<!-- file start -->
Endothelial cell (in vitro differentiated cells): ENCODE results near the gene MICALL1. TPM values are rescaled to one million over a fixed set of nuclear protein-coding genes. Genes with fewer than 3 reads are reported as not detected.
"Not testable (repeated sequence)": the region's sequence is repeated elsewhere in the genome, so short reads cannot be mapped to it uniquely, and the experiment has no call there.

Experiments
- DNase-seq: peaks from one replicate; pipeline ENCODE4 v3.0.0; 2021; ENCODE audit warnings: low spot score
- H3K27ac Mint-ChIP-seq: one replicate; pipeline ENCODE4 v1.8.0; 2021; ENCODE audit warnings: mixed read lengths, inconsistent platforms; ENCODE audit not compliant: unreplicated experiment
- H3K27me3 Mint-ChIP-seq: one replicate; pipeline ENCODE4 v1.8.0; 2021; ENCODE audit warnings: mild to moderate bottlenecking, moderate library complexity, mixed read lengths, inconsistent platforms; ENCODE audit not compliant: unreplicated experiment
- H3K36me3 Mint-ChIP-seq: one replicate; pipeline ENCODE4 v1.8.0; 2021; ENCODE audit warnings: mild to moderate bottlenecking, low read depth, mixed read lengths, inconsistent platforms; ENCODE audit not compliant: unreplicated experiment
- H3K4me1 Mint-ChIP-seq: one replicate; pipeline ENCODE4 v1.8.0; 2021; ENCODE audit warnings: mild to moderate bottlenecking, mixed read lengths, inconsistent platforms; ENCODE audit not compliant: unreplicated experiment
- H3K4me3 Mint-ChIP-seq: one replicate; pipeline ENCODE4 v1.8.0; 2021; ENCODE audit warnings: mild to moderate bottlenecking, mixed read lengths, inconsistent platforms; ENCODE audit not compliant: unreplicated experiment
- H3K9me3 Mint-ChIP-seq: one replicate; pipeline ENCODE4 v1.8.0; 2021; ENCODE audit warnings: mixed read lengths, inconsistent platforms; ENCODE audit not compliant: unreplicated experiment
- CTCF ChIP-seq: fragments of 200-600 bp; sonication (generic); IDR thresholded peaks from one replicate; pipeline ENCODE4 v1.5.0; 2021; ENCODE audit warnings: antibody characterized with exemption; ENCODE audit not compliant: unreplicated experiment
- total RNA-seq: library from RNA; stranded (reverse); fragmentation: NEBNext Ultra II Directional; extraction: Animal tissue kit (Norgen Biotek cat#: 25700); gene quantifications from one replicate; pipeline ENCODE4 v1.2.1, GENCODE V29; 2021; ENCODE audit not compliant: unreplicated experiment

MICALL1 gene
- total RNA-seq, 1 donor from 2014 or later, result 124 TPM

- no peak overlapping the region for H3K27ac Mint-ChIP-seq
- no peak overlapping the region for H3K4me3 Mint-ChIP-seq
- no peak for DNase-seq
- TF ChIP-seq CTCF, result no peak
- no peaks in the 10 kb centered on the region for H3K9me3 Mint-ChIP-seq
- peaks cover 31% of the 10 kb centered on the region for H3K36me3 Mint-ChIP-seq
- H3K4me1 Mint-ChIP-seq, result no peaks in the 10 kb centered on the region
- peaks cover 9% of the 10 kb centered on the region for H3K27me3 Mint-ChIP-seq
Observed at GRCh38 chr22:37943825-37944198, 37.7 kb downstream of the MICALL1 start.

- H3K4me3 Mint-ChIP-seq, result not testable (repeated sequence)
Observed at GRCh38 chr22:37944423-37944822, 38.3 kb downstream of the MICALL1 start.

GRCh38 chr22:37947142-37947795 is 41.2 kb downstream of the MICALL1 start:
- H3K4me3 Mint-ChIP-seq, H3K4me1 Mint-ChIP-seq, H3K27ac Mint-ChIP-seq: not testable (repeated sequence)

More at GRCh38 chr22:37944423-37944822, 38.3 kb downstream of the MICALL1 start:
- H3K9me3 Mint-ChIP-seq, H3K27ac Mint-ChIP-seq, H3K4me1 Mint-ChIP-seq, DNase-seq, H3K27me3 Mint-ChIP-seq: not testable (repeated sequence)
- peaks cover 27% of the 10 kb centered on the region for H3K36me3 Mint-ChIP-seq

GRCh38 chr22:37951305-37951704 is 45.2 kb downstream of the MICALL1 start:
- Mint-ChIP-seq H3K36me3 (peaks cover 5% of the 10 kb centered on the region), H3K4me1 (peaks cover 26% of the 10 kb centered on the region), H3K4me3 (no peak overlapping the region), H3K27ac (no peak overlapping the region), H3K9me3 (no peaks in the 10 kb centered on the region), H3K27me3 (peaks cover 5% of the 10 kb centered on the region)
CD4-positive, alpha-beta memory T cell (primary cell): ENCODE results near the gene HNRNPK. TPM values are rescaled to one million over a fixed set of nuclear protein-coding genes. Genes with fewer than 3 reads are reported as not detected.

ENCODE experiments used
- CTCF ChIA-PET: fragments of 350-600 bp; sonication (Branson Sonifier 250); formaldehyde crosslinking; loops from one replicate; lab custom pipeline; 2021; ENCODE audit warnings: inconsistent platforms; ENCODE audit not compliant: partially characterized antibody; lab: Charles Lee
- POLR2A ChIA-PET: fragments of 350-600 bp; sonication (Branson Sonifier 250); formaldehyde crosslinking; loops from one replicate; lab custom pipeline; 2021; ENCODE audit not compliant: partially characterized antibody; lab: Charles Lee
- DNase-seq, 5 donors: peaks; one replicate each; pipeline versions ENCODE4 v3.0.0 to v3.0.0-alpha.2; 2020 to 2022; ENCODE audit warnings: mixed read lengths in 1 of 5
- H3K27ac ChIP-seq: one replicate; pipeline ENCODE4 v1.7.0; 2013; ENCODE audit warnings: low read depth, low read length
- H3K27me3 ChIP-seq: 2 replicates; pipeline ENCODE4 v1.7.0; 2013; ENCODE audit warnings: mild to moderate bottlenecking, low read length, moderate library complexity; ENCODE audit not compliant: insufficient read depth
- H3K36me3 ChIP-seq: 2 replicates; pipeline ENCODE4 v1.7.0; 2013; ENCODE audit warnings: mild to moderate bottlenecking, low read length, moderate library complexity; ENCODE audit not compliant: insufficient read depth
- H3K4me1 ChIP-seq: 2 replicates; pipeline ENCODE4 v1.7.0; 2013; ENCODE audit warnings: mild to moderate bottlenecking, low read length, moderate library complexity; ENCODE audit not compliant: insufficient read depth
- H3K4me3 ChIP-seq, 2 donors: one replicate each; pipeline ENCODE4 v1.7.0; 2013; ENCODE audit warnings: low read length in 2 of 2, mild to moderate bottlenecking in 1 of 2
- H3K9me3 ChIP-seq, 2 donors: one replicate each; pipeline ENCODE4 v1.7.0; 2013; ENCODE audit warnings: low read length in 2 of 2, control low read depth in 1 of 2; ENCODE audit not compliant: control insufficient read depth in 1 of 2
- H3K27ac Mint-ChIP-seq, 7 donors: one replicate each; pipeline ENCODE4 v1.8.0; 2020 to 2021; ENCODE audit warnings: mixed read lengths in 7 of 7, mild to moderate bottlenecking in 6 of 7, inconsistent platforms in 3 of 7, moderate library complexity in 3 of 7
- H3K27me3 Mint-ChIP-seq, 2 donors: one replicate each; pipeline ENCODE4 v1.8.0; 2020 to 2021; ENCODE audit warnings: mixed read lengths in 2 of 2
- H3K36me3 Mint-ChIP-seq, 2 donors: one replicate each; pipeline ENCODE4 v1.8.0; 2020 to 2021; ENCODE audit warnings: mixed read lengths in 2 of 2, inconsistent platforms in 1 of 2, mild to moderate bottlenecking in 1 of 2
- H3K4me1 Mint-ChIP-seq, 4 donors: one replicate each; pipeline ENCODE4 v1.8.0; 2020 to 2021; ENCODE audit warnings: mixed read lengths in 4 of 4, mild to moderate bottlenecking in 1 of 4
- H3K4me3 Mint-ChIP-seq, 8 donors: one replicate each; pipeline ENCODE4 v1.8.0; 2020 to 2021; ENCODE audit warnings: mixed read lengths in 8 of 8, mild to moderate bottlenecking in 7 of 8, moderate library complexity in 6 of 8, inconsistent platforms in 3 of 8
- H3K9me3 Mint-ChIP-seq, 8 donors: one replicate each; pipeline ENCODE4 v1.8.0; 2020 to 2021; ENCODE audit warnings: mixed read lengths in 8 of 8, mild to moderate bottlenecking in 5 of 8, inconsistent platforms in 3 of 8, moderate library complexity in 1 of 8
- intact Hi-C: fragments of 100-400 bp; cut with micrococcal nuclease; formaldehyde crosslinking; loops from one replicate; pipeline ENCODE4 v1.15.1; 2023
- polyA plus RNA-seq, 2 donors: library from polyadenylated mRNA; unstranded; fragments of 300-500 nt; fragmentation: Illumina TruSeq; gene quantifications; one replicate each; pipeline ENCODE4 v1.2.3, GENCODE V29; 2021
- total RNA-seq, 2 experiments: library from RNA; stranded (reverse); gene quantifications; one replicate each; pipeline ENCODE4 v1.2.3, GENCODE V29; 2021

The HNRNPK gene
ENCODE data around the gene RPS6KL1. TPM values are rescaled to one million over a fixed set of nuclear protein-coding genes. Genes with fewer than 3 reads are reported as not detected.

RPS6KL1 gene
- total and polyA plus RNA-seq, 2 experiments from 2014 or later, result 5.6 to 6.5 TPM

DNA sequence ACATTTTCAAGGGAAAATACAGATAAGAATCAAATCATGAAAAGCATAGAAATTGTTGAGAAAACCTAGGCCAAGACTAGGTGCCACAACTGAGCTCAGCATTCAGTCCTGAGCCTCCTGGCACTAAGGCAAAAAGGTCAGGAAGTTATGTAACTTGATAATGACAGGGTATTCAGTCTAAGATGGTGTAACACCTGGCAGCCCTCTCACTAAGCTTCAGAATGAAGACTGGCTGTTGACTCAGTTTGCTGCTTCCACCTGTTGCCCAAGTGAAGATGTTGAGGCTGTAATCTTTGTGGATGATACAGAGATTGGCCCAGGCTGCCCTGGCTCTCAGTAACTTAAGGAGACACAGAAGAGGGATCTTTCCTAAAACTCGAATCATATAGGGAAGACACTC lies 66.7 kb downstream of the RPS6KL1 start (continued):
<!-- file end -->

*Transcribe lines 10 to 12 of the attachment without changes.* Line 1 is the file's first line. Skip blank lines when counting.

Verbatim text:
- H3K9me3 Mint-ChIP-seq: one replicate; pipeline ENCODE4 v1.8.0; 2021; ENCODE audit warnings: mixed read lengths, inconsistent platforms; ENCODE audit not compliant: unreplicated experiment
- CTCF ChIP-seq: fragments of 200-600 bp; sonication (generic); IDR thresholded peaks from one replicate; pipeline ENCODE4 v1.5.0; 2021; ENCODE audit warnings: antibody characterized with exemption; ENCODE audit not compliant: unreplicated experiment
- total RNA-seq: library from RNA; stranded (reverse); fragmentation: NEBNext Ultra II Directional; extraction: Animal tissue kit (Norgen Biotek cat#: 25700); gene quantifications from one replicate; pipeline ENCODE4 v1.2.1, GENCODE V29; 2021; ENCODE audit not compliant: unreplicated experiment